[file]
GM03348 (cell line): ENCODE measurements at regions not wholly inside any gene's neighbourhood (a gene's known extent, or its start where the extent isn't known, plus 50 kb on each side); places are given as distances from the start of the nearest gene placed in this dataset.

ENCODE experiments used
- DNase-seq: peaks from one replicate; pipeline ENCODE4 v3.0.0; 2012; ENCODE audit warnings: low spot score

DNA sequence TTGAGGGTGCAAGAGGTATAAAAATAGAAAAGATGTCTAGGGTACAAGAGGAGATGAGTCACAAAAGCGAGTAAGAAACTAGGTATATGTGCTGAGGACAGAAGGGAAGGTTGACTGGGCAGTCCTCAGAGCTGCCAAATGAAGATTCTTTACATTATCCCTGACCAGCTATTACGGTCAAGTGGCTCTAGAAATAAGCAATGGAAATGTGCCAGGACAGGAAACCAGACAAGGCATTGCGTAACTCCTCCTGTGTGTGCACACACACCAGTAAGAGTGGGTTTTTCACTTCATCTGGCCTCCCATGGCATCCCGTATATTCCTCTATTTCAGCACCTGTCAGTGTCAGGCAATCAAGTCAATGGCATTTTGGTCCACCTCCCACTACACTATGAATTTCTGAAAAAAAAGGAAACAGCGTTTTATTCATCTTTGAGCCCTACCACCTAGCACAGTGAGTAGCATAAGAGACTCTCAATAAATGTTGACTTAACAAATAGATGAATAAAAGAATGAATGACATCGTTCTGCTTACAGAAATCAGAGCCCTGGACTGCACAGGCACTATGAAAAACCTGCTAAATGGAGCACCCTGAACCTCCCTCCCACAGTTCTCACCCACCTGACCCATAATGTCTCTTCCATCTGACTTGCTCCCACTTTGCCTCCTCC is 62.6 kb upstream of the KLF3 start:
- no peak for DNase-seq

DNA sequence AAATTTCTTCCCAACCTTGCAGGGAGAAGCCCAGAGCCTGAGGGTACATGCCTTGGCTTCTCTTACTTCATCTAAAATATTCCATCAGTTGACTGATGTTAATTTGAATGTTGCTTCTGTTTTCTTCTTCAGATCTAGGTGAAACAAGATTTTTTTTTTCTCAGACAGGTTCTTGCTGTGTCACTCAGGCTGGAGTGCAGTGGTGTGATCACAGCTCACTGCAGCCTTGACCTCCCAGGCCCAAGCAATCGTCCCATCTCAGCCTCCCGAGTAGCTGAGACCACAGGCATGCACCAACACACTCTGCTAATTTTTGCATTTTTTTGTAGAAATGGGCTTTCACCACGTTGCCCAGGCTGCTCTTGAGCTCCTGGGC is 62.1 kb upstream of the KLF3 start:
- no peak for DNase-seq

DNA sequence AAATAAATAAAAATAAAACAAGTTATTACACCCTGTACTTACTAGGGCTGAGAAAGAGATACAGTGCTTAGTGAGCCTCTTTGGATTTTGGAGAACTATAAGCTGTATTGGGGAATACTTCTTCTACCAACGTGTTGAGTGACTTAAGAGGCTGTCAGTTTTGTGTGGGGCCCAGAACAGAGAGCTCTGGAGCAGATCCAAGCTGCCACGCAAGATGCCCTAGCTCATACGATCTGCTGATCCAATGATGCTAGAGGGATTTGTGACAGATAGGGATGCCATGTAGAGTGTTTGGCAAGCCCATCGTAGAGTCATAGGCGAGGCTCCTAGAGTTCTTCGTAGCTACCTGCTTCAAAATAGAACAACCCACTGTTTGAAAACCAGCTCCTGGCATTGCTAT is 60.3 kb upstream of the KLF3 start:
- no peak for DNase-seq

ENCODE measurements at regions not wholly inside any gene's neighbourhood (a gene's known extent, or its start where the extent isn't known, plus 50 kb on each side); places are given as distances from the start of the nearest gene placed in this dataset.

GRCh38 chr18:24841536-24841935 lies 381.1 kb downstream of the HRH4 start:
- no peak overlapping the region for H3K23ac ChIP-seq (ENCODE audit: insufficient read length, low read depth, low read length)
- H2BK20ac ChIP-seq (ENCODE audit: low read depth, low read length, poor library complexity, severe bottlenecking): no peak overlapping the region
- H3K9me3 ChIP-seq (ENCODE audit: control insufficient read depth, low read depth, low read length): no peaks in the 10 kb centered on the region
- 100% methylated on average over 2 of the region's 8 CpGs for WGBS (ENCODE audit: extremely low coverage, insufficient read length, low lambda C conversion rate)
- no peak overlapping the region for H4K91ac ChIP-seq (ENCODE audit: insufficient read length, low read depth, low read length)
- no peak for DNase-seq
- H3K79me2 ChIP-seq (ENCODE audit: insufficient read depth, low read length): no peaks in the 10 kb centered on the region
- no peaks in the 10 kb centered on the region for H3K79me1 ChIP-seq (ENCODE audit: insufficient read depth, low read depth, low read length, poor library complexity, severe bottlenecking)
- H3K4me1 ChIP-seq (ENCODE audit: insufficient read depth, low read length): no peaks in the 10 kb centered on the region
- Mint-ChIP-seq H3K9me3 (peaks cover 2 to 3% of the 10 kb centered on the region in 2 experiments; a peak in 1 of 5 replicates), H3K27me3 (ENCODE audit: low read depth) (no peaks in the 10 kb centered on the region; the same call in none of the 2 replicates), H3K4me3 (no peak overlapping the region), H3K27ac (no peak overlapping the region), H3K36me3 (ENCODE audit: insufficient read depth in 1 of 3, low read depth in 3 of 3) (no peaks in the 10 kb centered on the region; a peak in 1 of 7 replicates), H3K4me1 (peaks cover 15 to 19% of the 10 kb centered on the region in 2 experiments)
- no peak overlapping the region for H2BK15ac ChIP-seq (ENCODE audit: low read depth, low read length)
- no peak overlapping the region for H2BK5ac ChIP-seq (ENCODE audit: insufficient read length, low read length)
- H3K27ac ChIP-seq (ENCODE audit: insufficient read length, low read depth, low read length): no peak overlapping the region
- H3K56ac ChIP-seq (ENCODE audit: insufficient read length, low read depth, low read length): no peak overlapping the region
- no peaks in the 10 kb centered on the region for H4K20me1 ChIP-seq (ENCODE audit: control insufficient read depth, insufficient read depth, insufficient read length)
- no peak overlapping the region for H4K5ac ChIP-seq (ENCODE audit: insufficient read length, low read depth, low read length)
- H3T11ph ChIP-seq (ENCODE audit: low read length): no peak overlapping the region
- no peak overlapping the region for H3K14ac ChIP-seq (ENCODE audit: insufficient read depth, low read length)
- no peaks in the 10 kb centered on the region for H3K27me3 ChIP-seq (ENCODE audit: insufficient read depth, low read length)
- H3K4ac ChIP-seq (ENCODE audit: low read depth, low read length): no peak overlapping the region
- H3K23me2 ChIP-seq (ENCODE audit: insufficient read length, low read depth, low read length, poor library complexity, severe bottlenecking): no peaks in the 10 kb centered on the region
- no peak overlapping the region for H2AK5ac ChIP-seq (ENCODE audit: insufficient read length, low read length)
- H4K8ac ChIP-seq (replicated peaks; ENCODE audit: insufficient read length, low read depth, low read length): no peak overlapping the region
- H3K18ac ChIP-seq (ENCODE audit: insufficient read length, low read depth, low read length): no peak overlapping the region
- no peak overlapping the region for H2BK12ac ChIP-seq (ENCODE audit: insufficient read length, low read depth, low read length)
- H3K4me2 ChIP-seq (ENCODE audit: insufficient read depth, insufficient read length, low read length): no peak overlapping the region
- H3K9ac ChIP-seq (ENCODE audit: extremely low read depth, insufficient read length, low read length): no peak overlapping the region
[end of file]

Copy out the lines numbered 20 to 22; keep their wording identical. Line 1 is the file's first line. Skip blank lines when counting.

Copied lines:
- H3K4me1 ChIP-seq (ENCODE audit: insufficient read depth, low read length): no peaks in the 10 kb centered on the region
- Mint-ChIP-seq H3K9me3 (peaks cover 2 to 3% of the 10 kb centered on the region in 2 experiments; a peak in 1 of 5 replicates), H3K27me3 (ENCODE audit: low read depth) (no peaks in the 10 kb centered on the region; the same call in none of the 2 replicates), H3K4me3 (no peak overlapping the region), H3K27ac (no peak overlapping the region), H3K36me3 (ENCODE audit: insufficient read depth in 1 of 3, low read depth in 3 of 3) (no peaks in the 10 kb centered on the region; a peak in 1 of 7 replicates), H3K4me1 (peaks cover 15 to 19% of the 10 kb centered on the region in 2 experiments)
- no peak overlapping the region for H2BK15ac ChIP-seq (ENCODE audit: low read depth, low read length)